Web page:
Call the Midwife

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Call the Midwife was a Christmas present from one of my best friends, and was not really a book I had thought about, having missed the TV show. I wasn’t sure if it would be a book I would enjoy, as I tend to steer clear of real life style stories, unless it is a biography of someone famous I want to read about. I was pleasantly surprised!

Call the Midwife is Worth’s recollection of the challenges and triumphs training and working as a midwife in the East End of London in the 1950s. The East End was heavily bombed during the Second World War, mainly due to the Docklands, and the poverty that extended from this is still shockingly evident in the decades after the War and in Worth’s writing. Having completed some nursing training, Worth transfers to Nonnatus House, a convent run by nuns, who also act as District Nurses and midwives to those who need it in the East End. Throughout the course of the book Worth describes the sheer diversity of her job, from premature babies to ‘unexpected’ mixed race babies, to the shocking poverty and the horrors facing young runaway girls forced into prostitution.

Throughout my reading I experienced so many different emotions, going from laughing out loud to tears of shock and sadness. I became engrossed and involved in life in the East End and the lives of the many women who struggled through and flourished throughout lives riddled with poverty and uncertainty. Worth’s writing style was engaging and easily accessible, I truly feel I could have picked the book up after weeks of not touching it and still be right there in the heart of the action straight away. There were lots of occasions where I was squirming, mainly due to the sometimes graphic descriptions of childbirth and various other ailments affecting those who lived in such poverty. But despite this I still felt compelled to keep reading as Worth’s style ensured you quickly becainvokes part of each person’s life and individual struggle. Her description of the various characters she met is incredible; I loved Chummy and her upper class awkwardness and the mischievous nature of Sister Monica Joan. Perhaps my favourite characters were Len and Conchita Warren, who were married with X amount of children and didn’t even speak the same language. I love the romance of their story.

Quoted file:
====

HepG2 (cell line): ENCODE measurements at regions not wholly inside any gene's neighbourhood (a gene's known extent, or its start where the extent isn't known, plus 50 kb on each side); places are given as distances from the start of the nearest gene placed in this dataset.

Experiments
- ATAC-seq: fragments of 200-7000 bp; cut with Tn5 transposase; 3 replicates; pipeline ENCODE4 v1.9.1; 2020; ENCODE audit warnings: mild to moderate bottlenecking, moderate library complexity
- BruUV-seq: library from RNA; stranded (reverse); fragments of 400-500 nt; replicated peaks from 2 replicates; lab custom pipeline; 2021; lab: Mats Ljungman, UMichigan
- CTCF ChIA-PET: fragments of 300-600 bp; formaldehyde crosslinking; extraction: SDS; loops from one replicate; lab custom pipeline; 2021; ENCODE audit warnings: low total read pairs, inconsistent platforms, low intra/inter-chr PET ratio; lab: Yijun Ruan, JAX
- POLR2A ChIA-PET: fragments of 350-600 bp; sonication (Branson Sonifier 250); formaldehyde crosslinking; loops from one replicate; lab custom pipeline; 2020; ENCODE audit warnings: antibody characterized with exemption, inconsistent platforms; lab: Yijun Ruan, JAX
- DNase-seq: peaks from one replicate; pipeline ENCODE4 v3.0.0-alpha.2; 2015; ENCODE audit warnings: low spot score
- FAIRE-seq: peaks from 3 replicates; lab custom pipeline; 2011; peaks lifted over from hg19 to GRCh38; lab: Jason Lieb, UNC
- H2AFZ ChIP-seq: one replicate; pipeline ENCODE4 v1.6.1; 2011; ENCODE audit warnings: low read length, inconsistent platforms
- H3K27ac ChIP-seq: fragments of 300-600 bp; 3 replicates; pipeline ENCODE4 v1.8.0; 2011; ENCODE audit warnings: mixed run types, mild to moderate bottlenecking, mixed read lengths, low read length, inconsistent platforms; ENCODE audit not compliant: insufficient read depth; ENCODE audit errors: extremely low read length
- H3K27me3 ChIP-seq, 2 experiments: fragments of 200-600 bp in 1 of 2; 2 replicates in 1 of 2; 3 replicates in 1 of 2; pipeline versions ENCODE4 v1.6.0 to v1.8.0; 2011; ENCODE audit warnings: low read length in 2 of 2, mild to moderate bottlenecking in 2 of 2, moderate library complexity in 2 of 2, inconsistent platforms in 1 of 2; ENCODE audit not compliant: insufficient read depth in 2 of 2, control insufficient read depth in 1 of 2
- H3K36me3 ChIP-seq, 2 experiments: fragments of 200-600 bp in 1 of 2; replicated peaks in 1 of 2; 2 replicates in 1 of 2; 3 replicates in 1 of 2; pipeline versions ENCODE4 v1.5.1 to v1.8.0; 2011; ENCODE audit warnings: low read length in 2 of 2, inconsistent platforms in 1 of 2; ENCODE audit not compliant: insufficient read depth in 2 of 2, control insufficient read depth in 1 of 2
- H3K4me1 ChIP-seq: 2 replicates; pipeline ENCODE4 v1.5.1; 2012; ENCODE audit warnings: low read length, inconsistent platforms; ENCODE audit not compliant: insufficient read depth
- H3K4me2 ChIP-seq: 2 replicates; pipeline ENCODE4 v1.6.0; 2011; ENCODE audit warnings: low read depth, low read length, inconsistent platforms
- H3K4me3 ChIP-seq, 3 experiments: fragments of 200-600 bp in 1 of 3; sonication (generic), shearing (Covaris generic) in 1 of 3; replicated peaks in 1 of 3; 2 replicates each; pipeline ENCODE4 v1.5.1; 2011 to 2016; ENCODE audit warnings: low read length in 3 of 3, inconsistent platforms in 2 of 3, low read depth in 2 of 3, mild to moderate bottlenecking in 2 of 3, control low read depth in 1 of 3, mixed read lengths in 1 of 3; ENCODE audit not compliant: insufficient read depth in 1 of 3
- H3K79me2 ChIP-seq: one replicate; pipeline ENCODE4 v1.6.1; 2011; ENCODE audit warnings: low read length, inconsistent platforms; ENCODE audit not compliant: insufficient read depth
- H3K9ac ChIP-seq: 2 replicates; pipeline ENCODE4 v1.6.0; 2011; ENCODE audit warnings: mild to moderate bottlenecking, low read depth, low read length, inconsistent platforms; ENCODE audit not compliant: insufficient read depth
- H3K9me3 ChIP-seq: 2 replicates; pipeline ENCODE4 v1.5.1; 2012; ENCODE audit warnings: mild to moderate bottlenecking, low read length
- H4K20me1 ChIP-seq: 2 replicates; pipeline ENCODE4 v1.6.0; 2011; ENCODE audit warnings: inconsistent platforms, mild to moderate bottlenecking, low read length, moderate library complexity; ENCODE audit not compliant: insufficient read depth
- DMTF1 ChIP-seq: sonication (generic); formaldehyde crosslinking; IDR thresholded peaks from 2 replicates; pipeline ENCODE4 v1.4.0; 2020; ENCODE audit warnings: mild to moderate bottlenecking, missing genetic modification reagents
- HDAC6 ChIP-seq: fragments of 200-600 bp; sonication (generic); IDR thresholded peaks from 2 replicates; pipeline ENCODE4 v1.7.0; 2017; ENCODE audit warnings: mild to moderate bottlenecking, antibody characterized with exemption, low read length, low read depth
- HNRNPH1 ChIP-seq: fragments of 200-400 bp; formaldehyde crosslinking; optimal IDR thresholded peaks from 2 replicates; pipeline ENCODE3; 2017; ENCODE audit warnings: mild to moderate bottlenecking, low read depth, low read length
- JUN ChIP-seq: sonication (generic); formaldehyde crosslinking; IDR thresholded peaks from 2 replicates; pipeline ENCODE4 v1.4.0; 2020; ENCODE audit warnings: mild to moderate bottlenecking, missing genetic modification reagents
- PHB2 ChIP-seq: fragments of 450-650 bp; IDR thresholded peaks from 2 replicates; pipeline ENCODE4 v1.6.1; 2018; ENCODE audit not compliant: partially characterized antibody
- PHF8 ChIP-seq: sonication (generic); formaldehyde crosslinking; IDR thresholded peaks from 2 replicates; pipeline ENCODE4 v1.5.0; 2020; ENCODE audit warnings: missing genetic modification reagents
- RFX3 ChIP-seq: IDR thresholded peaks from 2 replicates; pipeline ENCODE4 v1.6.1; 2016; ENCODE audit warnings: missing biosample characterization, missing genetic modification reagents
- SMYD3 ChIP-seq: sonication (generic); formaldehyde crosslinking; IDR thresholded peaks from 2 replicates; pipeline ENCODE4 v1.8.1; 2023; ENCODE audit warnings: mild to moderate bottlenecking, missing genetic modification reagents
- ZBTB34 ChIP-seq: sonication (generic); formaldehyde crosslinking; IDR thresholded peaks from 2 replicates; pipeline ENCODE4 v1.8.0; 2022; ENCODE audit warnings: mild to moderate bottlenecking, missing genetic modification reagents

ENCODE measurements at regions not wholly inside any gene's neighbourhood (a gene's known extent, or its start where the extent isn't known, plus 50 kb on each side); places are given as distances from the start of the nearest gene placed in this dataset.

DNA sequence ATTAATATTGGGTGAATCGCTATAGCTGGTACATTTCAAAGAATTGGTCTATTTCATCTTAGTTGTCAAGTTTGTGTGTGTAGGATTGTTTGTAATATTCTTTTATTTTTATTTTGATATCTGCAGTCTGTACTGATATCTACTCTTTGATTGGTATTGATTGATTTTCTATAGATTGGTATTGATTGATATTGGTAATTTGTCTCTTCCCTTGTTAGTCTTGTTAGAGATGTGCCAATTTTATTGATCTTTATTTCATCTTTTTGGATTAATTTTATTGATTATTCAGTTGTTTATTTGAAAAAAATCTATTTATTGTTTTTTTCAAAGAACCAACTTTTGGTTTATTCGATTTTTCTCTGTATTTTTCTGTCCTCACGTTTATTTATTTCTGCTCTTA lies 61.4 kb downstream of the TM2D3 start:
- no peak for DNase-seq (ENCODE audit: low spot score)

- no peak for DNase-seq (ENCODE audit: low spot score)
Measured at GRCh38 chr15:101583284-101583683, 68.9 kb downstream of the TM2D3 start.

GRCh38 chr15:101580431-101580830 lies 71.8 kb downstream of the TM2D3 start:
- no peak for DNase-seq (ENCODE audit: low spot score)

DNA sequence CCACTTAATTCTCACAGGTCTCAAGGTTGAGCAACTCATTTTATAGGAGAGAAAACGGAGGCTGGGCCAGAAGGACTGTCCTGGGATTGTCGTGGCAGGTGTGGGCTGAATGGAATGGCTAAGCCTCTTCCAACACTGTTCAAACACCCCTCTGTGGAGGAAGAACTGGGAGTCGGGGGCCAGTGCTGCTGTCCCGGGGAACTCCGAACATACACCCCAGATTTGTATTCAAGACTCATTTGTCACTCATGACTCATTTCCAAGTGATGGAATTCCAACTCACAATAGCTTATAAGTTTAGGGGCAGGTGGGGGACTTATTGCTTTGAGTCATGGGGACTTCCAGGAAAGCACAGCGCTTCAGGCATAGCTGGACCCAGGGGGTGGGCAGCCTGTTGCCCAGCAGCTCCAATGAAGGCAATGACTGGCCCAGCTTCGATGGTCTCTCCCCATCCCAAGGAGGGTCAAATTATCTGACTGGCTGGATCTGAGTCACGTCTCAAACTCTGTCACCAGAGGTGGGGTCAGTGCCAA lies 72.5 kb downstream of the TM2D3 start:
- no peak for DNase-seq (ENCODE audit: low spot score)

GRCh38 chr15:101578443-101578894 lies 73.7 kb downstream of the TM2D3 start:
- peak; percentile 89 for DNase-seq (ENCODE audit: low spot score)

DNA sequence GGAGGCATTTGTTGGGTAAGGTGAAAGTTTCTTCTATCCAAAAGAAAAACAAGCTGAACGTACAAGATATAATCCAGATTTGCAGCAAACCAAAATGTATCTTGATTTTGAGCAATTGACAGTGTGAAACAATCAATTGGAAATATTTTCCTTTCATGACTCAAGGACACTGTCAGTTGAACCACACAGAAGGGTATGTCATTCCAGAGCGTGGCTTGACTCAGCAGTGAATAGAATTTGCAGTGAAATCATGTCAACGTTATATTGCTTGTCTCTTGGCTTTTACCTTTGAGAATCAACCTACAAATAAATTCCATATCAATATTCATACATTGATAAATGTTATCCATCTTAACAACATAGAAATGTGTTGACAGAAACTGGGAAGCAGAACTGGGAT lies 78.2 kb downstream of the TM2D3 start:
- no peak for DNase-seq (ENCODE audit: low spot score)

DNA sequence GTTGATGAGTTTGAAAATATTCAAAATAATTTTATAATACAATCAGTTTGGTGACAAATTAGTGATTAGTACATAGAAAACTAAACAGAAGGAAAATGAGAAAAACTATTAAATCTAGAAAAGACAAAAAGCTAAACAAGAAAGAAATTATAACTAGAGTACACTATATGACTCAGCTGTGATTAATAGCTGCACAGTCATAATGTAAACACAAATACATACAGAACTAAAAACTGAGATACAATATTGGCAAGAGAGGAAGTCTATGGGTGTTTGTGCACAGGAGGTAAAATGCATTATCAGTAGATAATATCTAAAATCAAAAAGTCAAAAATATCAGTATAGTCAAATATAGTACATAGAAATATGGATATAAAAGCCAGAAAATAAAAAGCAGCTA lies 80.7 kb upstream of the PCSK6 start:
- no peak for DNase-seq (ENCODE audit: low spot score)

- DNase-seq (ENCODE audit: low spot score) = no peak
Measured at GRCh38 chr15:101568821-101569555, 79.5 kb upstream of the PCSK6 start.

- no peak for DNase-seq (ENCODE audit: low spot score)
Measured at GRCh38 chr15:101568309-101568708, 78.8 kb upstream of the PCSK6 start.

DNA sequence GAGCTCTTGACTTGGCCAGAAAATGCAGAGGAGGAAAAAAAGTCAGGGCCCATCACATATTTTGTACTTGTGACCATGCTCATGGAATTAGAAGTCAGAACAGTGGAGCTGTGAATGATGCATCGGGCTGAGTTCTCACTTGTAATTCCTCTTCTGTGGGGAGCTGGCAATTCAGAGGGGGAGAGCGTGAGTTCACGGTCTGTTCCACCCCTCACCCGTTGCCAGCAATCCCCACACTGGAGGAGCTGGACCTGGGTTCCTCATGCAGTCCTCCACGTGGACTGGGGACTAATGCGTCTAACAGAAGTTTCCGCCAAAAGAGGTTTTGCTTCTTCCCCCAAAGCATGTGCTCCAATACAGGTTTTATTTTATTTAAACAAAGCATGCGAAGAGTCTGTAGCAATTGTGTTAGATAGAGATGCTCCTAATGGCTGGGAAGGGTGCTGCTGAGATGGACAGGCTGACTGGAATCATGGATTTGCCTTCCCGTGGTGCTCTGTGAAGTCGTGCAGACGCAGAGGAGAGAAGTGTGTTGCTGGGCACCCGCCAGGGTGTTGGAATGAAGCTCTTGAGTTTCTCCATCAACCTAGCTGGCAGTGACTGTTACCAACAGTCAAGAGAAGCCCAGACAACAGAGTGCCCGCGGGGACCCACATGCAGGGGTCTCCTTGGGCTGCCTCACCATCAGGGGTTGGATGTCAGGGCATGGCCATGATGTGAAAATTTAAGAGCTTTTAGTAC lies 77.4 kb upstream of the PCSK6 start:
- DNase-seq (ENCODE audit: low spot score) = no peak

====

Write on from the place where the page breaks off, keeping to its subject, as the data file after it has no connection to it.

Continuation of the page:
Overall for a book I had very little interest in before receiving it (especially in light of what I hear about the TV programme) I thoroughly enjoyed Call the Midwife. It is a heart warming, yet tragic read, that really brings to the life the hustle and bustle of the East End in the 1950s and I am so pleased my friend gave to me as a present.